Public officials in Miami have missed a key contract deadline and potentially torpedoed a $1.1 billion offer to purchase the publicly run Jackson Health Care System and take its $500 million in liabilities off taxpayers' books.
Jackson Health Care deal stalls
Steward Health Care System, a private-equity backed health system based in Boston, had offered to assume Jackson's existing debt and invest roughly $600 million over a period of years in the 1,765-bed system. The offer came only three months after Steward completed a similar $895 million transaction to take over the existing debt and commit to future expansion of Boston's six-hospital Caritas Christi Health Care.
On Feb. 22, Steward President and CEO Ralph de la Torre sent Jackson's Public Health Trust a letter indicating the firm's interest in buying Jackson Health and setting a March 1 deadline for the system to accept Steward's proposed terms in the course of due diligence. However, the Miami-Dade County Board of Commissioners subsequently ordered the Public Health Trust not to act on the letter.
De la Torre then reached out to city and county officials directly with another offer to strike a letter of intent to explore the transaction, but the commissioners on Tuesday deferred action on the letter.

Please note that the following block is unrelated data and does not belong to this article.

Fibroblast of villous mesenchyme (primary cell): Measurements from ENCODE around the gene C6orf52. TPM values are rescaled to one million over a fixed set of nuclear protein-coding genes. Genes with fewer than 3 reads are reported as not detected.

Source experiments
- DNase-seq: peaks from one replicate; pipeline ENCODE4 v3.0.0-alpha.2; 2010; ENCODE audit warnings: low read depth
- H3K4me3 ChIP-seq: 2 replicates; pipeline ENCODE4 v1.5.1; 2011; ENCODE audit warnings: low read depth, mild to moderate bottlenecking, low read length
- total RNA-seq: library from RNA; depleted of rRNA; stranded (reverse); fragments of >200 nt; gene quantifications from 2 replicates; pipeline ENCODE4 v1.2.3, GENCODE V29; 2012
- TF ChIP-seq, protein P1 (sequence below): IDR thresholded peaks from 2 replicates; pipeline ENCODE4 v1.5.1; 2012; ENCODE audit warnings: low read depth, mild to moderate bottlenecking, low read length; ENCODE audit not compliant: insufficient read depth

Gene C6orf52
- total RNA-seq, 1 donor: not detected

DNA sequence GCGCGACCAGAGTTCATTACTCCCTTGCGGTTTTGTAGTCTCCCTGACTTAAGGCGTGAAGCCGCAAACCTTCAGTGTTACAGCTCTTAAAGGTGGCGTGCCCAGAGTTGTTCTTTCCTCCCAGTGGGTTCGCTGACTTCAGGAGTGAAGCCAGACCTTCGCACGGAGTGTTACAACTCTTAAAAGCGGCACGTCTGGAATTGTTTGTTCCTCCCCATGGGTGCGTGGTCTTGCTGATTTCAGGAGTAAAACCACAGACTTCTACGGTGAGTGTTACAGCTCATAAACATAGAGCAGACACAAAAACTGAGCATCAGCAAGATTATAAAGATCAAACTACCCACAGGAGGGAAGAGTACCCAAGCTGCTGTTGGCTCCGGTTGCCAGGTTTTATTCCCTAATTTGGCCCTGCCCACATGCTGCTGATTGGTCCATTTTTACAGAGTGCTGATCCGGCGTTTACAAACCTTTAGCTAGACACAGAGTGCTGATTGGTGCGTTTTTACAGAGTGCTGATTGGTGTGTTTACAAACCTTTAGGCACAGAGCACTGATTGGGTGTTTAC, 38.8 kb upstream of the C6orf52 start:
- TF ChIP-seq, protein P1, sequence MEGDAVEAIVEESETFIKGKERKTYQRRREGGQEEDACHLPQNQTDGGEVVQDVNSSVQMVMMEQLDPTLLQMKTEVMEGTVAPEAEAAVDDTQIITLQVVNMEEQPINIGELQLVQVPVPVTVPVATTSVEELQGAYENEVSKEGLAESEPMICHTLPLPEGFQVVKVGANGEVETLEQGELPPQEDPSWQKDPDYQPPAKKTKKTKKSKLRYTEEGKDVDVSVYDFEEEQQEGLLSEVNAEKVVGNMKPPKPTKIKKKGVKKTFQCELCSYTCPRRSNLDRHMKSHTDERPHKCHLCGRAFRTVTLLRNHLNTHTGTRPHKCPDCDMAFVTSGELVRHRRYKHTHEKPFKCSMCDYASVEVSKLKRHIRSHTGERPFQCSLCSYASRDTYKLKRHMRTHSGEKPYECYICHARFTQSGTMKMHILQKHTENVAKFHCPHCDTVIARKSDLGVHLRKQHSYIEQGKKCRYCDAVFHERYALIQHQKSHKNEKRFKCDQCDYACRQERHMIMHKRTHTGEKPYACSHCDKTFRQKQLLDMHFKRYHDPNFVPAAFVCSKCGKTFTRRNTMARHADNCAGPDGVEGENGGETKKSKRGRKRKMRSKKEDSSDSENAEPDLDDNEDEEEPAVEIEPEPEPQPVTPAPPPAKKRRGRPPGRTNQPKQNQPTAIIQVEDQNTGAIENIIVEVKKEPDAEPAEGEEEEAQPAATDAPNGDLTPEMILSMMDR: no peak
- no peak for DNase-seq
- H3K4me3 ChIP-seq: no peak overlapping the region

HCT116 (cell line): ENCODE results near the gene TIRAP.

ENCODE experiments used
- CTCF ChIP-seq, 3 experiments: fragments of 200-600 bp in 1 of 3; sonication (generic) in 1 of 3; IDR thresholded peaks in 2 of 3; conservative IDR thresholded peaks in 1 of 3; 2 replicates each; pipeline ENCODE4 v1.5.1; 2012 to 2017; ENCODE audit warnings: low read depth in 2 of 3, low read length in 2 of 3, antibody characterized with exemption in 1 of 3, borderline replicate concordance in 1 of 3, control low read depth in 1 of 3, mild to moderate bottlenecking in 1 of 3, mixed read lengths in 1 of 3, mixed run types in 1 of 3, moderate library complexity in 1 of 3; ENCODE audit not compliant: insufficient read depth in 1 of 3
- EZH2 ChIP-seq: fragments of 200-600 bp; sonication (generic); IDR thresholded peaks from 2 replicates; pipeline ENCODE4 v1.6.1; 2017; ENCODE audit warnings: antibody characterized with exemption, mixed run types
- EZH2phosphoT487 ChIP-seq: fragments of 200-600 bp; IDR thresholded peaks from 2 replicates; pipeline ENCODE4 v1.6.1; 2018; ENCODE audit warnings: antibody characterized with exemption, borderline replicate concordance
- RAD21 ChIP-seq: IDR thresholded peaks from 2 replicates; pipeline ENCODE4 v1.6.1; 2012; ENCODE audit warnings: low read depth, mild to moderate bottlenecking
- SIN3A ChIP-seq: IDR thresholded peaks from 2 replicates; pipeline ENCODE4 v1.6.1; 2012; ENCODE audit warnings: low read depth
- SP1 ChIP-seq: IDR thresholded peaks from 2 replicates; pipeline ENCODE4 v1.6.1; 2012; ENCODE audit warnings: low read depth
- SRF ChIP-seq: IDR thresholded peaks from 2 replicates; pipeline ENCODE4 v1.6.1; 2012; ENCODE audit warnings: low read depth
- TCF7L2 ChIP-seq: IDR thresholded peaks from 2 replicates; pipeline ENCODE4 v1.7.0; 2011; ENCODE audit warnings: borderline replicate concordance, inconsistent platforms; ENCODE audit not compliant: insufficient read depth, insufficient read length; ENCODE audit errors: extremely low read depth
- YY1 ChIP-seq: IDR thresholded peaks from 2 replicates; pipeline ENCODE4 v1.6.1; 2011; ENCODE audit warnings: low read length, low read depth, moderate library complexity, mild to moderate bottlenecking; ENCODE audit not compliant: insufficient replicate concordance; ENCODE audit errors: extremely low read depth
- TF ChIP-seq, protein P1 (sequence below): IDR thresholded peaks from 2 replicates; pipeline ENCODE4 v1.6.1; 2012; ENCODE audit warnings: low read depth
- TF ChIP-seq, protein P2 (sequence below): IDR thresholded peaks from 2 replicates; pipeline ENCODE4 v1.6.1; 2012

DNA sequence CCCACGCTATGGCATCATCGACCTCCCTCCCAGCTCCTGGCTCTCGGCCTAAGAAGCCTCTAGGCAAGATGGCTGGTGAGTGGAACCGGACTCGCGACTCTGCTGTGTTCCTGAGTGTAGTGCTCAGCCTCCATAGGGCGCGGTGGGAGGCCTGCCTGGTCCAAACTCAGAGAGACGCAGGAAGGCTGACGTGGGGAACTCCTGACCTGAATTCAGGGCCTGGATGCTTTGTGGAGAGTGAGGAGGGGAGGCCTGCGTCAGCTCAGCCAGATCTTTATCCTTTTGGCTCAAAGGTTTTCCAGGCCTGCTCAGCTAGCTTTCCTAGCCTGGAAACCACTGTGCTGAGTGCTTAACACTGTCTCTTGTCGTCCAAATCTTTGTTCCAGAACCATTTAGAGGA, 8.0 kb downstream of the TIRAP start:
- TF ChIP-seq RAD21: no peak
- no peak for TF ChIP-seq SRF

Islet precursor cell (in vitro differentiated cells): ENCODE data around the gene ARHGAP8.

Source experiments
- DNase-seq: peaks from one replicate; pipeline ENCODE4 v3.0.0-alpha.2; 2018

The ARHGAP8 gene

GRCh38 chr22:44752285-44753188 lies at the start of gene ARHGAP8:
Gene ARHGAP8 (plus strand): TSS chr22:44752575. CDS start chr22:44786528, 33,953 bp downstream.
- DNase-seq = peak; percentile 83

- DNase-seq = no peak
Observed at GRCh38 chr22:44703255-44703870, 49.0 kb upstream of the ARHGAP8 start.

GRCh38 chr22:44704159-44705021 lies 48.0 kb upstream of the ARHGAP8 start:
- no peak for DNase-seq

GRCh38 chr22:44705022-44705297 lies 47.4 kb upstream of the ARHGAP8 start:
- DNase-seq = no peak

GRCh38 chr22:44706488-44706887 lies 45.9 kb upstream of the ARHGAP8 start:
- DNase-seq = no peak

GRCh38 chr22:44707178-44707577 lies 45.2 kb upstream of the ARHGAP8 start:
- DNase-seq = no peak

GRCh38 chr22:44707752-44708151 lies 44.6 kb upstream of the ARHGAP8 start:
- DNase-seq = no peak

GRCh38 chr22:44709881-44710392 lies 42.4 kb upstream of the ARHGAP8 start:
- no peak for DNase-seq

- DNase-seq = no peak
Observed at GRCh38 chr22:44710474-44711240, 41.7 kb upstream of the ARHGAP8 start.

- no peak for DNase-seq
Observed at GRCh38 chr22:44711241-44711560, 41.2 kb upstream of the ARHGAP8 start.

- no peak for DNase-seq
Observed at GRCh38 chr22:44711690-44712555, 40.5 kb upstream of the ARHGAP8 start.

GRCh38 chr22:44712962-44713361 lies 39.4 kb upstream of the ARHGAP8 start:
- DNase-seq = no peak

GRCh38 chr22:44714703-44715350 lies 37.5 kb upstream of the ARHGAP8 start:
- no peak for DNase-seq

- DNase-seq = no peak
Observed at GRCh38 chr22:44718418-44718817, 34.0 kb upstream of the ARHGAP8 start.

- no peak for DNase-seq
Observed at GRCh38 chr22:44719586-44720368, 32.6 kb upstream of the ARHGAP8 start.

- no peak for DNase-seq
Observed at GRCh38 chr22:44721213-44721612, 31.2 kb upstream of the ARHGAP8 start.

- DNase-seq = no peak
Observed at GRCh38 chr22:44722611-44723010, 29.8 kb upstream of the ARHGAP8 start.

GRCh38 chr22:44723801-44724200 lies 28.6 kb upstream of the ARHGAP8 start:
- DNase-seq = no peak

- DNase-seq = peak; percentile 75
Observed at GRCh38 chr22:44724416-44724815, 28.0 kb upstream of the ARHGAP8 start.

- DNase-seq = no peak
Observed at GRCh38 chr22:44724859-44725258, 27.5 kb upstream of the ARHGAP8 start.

“Since our letter of intent lapses as of Wednesday, March 16, 2011, we will await further delineation of a process to improve the stability of Jackson Health System. Should the process and timeline be conducive to our involvement, we will re-evaluate and engage at that time,” Steward said in an e-mailed statement.
Steward has estimated that Jackson Health will burn though all of its cash on hand and not be able to make its payroll by July without a cash infusion from Miami-Dade County.
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